I have fond memories of Christmas from my growing up years. I remember getting up early on Christmas morning and putting my feet on cold wood floors, knowing that Mama and Daddy had already lit the gas heaters to cut the chill. I recall the anticipation of waiting to open the gifts that had been put under our tree during the night. They were always wrapped in red Santa paper.  Only Mama, Daddy, and my sisters will understand what I’m talking about.  I remember Daddy reading the Christmas story in the later years. My heart smiles when I think of always getting a baby doll and  loving whatever else t­hat I received. It wasn’t about what the gift was but instead what my parents had purchased just for me. During the season, it was our practice to participate in the Christmas program at church.  Mama and Daddy usually had a main part and Cathy, Jennifer, and I memorized the part that suited our age. I loved going to our Christmas program practices. What fun!  What memories!

We established our own memories with our children, some of which were passed to us from our parents. We chose to celebrate Christmas earlier in the month so that we could continue the trip to Alabama to see our parents and be a part of the holidays there.  Christmas Day for us was whatever day suited our schedule.  We would wake up the kids that morning with, “Merry Christmas.  Today is Christmas Day.”  The kids would go to school excited, knowing that when they returned home the Christmas celebration would begin.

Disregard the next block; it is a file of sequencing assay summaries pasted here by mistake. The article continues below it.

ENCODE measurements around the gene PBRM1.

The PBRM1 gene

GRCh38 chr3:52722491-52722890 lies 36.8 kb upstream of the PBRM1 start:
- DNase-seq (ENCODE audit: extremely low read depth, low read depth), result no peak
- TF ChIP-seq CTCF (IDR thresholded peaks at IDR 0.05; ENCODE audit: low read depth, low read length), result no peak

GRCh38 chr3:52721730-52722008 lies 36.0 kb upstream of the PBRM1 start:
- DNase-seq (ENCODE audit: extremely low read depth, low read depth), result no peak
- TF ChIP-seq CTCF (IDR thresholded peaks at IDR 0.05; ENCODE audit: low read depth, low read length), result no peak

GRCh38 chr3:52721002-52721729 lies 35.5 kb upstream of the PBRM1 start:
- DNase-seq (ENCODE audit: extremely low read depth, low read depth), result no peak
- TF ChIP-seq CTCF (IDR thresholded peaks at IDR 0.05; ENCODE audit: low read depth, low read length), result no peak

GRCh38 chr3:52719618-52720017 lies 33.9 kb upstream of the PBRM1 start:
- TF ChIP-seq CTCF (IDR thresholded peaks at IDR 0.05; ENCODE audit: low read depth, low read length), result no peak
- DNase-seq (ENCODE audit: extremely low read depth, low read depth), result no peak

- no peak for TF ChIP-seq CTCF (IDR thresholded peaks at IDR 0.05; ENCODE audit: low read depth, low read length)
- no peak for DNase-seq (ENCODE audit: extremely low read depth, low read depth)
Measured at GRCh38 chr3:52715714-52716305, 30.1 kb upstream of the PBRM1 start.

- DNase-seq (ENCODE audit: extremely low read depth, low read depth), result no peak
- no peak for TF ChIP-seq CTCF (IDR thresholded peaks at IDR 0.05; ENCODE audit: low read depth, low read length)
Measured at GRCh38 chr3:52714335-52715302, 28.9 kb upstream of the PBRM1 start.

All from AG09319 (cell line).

Our Christmas celebration always began with family devotions. Dad read the Christmas story; we sang Christmas carols, and then we all prayed in age order.  I have sweet memories of those prayers kneeling around the coffee table holding hands.  After devotion was over, the present opening began in the order that we chose for that year–one person, one present at the time, making the opening last for a couple of hours, enjoying the conversation and making an event out of the money spent.  One thing that I enjoyed doing was to wrap the presents in a particular paper for each child. No names were on the paper, and the paper wasn’t revealed as to whose it was until the moment of passing out the presents. I actually learned this from my mother-in-law.  No one was allowed to touch the presents.  I would move them around every couple of days so that the children could view the size and shape of the presents without touching.  This practice built excitement, making the whole process enjoyable and memorable.

One of my favorite practices was to hang Jesus’ stocking with our stockings on the mantle. Every night at devotions, Dad would give the children money to add to Jesus’ stocking for His birthday present. They earned this money by obeying and having a good attitude. We counted the money at the appropriate time and added it to the money we gave in the Christmas Gifts for Christ offering at church.

The focus of Christmas was to teach and train our children that celebrating the birth of Jesus was prominent. It was all about Him. Although we gave gifts to each other, it wasn’t our desire for our children to have a selfish or worldly view of Christmas. The same is true for us today. It is our desire that we as an entire family continue to put Christ first at Christmas.

A Christlike Christmas is based on John 3:16: For God so loved the world, that he gave his only begotten Son, that whosoever believeth in him should not perish, but have everlasting life.

I would like to challenge all parents and grandparents to step up this year and put Christ first at your Christmas celebration.What kind of memories will you make this CHRISTmas?

M      Make Memories.

E       Emphasize Christ.

M      Move forward. Use the past to build upon but don’t live in the past.

O      Organize for a less stressful month.

R       Recognize your role and do it intentionally.

Y       You are the key to a CHRISTlike Christmas!